Monday, January 31, 2005

Review of Haddon's The Curious Incident of the Dog in the Night

Whichever bookstore I stepped in to in Israel there was Mark Haddon's The Curious Incident of the Dog in the Night. Apparently it is really popular there both in the original English and in the Hebrew translation. It was a very good book.

The Book is narrated by Christopher, a 15 year old autistic boy. He is obsessed with Sherlock Holmes. He discovers a murder and decides to investigate on his own. The victim - his neighbor's poodle.

In the course of this "investigation" we discover that the narrator is writing this book, he is a mathematical savant and the book is lightly peppered with nice mathematical anecdotes about things like the Monty Hall problem and the Turing Test. Christopher has problems doing things that most of us find natural, like taking a subway or eating. He has numerous quirks, some of which I, and I suspect, many of my friends share.

The narrator discovers many things in the course of the investigation, including who murdered the dog, and why, but the most important and interesting feature of the book is not the plot, but the style, the mind of the narrator.

Not being autistic, I cannot speak to its authenticity, but regardless, it is an insightful look at a different kind of mind.

The book reads really fast, and I would recommend it to anyone.

Review of Camus' The Plague

I actually finished reading Albert Camus' The Plague a few days ago, on Jan 25, coincidentally the day the plague in the books ends. And like the members of the town I couldn't wait for the plague to be over. The novel is about a town with the bubonic plague. The town gets quarantined and the townsfolk have to deal with the lack of contact with the outside world, with death, and with loneliness.

For all its hype, I expected more, but it was not bad, though isn't Camus supposed to be one of the great thinkers of our time? I just didn't see it.

Sunday, January 30, 2005

quick notes of my last week in Israel

My stay in Israel was fairly uneventful. I went to visit relatives in Jerusalem my first full day there. I had some nice lunch in Mattersdorf. On Tuesday I went to visit Hebrew University, and I had coffee with "Z" whom I had not expected to see at all, so that was nice. I also visited all the book stores in Jerusalem. Wednesday I visited with some distant relatives in Tel Aviv where we hung out on the beach and then helped a friend who was having contractions. I spent the night there and went to Haifa on Thursday. I took the train there and back. On the ride back I had an amusing conversation with some new Israel Air Force recruits. Friday I mostlyt wateched TV. I saw a good chunk of the Uri Zohar film festival. Though he is now a rabbi, he was really an important actor and director in Israel in the 60's and 70's. I need to get his stuff on DVD. Then I went to Machne Yehuda and stocked up on crembo and olives and garinim, and I was set for the weekend. I had dinner with Friends in Baka on Friday night, and then lunch with different friends in Baka on Shabbat afternoon. I then had an excrutiating plane trip and am now back at home.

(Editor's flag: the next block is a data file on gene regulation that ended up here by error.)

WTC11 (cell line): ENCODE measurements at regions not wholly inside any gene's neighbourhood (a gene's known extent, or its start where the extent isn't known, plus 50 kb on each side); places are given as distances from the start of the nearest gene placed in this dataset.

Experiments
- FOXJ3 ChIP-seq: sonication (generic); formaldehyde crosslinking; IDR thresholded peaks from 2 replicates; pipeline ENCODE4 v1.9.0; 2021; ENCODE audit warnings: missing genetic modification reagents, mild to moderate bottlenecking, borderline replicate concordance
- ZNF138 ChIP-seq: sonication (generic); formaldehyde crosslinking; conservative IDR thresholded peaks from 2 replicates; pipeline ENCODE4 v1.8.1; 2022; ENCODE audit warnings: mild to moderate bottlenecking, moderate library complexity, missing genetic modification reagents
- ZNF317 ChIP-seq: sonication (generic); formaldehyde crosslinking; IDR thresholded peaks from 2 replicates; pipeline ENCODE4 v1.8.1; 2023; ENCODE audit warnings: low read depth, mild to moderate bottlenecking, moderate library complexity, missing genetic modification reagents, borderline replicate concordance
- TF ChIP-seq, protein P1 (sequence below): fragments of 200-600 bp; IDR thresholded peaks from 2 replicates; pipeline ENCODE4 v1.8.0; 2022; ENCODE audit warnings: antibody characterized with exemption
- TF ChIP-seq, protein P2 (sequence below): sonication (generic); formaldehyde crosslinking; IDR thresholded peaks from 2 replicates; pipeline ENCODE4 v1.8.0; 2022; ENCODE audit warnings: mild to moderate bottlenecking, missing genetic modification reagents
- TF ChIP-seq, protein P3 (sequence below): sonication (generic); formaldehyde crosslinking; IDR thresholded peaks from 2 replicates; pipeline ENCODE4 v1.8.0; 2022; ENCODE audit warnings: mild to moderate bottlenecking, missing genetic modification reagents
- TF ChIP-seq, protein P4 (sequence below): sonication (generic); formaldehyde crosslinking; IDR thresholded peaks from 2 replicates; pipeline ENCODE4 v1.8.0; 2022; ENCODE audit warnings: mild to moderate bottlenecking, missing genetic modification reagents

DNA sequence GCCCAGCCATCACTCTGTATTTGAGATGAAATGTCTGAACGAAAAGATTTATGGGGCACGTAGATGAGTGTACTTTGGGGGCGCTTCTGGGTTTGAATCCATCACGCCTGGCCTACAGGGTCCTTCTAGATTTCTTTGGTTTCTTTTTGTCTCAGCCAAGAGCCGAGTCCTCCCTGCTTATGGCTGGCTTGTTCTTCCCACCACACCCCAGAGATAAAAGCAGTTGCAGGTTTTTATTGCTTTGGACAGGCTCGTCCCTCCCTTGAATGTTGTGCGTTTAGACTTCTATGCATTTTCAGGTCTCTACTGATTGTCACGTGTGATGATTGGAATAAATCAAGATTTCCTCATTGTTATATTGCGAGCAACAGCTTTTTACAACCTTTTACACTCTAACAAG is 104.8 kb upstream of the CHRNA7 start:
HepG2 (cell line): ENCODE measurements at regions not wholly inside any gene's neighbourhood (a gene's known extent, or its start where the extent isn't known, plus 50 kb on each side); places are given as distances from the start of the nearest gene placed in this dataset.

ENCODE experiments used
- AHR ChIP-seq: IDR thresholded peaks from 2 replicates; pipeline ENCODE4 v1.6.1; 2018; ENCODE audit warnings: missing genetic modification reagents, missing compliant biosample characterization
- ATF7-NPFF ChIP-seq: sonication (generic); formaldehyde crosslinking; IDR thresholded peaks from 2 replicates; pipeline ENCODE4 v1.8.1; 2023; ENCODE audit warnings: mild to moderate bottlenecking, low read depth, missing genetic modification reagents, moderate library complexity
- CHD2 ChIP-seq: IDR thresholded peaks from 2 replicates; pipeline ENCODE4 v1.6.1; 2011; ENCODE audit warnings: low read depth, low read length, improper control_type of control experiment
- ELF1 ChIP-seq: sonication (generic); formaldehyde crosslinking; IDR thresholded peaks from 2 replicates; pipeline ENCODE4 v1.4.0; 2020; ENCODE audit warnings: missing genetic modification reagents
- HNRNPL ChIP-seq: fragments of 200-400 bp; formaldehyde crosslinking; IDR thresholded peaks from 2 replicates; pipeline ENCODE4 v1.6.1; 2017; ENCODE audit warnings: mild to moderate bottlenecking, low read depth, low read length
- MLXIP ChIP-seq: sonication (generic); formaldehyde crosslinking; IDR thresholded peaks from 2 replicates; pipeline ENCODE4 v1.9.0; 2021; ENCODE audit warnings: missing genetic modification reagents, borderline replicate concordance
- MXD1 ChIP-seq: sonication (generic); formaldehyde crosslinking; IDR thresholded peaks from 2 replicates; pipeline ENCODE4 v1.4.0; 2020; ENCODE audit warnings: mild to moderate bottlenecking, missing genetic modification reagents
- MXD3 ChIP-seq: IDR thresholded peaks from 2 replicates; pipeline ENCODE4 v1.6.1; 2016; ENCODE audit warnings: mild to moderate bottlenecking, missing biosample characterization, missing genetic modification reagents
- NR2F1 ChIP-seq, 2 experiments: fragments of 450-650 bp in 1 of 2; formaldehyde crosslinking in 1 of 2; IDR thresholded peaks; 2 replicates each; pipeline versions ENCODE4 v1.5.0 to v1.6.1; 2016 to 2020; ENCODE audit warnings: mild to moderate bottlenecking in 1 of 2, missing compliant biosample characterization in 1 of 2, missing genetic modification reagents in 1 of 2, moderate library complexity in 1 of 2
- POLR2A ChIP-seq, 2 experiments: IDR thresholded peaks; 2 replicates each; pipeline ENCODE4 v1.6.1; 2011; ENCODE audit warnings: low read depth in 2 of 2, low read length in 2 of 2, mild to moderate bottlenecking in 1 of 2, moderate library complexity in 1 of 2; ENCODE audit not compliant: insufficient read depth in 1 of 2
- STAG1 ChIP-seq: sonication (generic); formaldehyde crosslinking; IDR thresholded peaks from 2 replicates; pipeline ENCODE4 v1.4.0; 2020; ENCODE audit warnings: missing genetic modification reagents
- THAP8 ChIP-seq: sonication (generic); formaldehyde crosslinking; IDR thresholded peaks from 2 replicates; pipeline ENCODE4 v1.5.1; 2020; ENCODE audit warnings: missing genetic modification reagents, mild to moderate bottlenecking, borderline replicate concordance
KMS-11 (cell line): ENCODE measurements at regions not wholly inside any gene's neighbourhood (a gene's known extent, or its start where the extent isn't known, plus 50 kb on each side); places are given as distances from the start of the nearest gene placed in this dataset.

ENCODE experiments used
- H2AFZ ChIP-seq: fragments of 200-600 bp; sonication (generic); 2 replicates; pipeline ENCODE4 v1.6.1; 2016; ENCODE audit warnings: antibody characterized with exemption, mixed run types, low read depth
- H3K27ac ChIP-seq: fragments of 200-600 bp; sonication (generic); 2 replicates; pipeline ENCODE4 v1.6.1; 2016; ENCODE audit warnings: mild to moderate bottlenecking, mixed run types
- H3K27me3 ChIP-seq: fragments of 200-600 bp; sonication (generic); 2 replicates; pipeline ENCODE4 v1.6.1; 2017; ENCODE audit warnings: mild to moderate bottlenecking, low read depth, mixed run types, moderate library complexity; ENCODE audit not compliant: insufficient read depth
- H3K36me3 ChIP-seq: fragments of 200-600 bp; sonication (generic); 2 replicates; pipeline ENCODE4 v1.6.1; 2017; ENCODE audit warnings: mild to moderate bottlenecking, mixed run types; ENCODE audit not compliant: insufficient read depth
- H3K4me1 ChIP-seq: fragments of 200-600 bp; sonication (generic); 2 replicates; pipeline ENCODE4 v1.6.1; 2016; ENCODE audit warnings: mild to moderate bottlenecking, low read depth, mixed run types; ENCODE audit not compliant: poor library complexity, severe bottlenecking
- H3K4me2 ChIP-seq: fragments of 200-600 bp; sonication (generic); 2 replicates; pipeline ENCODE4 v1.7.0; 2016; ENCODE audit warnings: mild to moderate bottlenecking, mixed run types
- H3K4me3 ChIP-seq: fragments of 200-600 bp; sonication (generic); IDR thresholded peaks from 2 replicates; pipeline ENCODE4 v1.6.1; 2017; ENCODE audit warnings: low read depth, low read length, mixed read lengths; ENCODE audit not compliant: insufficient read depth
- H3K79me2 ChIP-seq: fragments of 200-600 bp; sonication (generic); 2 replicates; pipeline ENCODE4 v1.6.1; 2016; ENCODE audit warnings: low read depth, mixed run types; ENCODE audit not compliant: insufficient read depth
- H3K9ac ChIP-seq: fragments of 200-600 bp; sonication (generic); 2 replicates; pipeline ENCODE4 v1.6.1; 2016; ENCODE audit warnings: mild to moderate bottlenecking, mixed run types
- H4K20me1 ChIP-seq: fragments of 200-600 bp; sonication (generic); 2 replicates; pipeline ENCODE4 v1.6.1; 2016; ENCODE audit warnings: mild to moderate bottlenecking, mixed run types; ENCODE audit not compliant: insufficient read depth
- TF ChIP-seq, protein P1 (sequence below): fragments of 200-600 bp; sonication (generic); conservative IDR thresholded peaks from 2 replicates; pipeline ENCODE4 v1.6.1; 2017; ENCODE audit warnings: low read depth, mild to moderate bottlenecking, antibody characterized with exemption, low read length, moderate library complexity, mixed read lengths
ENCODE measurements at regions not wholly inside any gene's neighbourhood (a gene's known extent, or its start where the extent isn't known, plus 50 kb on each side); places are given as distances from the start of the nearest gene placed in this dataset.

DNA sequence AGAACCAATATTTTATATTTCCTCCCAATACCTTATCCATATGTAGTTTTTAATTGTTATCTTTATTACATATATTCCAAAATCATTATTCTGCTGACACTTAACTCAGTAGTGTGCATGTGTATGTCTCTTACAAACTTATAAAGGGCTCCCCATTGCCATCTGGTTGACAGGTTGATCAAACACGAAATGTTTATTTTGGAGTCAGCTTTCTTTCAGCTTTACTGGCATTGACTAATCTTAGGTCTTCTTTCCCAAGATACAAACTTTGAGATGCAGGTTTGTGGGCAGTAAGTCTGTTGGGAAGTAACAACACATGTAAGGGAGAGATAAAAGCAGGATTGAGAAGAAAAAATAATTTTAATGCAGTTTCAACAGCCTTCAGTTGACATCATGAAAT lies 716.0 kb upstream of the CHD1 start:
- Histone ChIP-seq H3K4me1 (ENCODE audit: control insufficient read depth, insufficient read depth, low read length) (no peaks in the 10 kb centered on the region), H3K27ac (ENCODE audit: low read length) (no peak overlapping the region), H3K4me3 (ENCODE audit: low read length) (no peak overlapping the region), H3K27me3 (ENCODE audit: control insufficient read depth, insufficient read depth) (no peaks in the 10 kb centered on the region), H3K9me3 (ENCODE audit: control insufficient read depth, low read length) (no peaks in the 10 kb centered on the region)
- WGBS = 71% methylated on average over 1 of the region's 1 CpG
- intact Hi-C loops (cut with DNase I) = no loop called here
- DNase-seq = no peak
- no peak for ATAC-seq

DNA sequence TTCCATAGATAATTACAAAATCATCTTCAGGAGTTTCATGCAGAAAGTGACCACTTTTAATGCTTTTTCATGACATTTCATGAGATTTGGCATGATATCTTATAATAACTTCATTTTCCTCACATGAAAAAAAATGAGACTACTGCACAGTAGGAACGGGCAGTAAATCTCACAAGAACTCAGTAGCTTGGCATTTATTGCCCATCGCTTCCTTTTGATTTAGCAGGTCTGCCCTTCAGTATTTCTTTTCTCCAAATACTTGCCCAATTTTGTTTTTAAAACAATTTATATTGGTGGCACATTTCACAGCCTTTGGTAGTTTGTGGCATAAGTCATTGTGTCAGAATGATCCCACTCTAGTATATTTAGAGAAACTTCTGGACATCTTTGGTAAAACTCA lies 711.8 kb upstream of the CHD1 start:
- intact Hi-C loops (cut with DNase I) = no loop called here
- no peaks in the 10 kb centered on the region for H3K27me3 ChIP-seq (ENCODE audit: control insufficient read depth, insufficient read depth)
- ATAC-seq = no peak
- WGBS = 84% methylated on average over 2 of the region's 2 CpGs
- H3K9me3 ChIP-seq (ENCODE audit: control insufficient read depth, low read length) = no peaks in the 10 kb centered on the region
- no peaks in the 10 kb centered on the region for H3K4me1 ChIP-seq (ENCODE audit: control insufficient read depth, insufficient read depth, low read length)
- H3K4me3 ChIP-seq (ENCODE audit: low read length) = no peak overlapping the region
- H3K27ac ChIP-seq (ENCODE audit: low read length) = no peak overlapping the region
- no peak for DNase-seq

Wednesday, January 26, 2005


Yesterday I went to my old haunts at Hebrew University. I also made the rounds of the bookstores here in Jerusalem. They have so cunh good stuff. I am now stocked for the next year or two for Hebrew Literature, and I found some good stuff in used book stores in English.

All is good otherwise.

Monday, January 24, 2005

I made it to Jerusalem

Something I forget every time I come to Jerusalem is what I am going to do when I get here. I arrived safely and I saw some distant relatives in Jerusalem. Not sure what comes next.

I left Istanbul just in time. I think I ran out of things that I wanted to do there. There were lots of stuff that were worth noting about Istanbul, and that I think is often true of travel in general. For example, for tourists, foreign countries are like strip clubs. There is always some bra that wants another dollar stuffed in it.

Hotels in Istabnbul have the strangest names. I passed places like the "Cartoon hotel" and the "Square hotel". Istanbul also hass too much pollution for me. Breathing Jerusalem air just feels a lot healithier.

My flight was fairly empty. It was quick and dull too. And while I know everyone hates airline meals, I think that I saw the worst looking one ever on my Istanbul-Tel Aviv flight. I could not even bear to look at it.

Sunday, January 23, 2005

f?nal hours ?n Istanbul

Yesterday I spent the day wander?ng and gett?ng lost ?nthe res?dent?al areas of ?stanbul. I was ?n Ortaköy for lunch where I had a baked potato which I ate overlook?ng the Bosphorous R?ver. It was qu?te plesant. The baked potato was served stuffed w?th about a thousand d?fferent th?ngs l?ke mushrooms, ol?ves, cheese, couscous, and p?ckles. There were about 10 ?nd?st?ngu?shable potato vendors l?ned up there vy?ng for customers.

Somet?me on my way back I was attacked by a gang of street k?ds. About 10 or 12 of the,m surrounded me. They really were k?ds, w?th the oldest be?ng around 14. They surrounded me all reach?ng ?n to my pockets and push?ng me a lot. I kept swatt?ng them away, and I th?nk I actually hurt one by acc?dent. Not too badly though. They d?dn't manage to steal anyth?ng. Somet?me ?n m?ddle my small notebook was pulled out of my pocket and fell to the floor. I stared at the last k?d who had not run away rather menac?ngly and looked at the notebook unt?l he p?cked ?t up from the floor, handed ?t to me, mumbled someth?ng that must have been an apology, and ran away w?th the other k?ds. They looked k?nd of poor and ?f I hadn't been the?r ?ntended v?ct?m I would have felt bad for them.

At n?ght wh?le walk?ng down the street a guy asked me for a l?ght on one of the s?de streets off Istaklal. I gave h?m one.

About a half hour later I passed by a restaurant where he was eat?ng w?th h?s cous?n. H?s cous?n came out and talked me ?n to the place to jo?n them for tea. So They ?ns?sted on treat?ng me to tea and conversat?on for a half hour or so. They were Turk?sh Cypr?ots. They were very n?ce.

I had some p?zza at a local place for d?nner. It was pretty awful. Then I went home and watched TV for a b?t and went to sleep.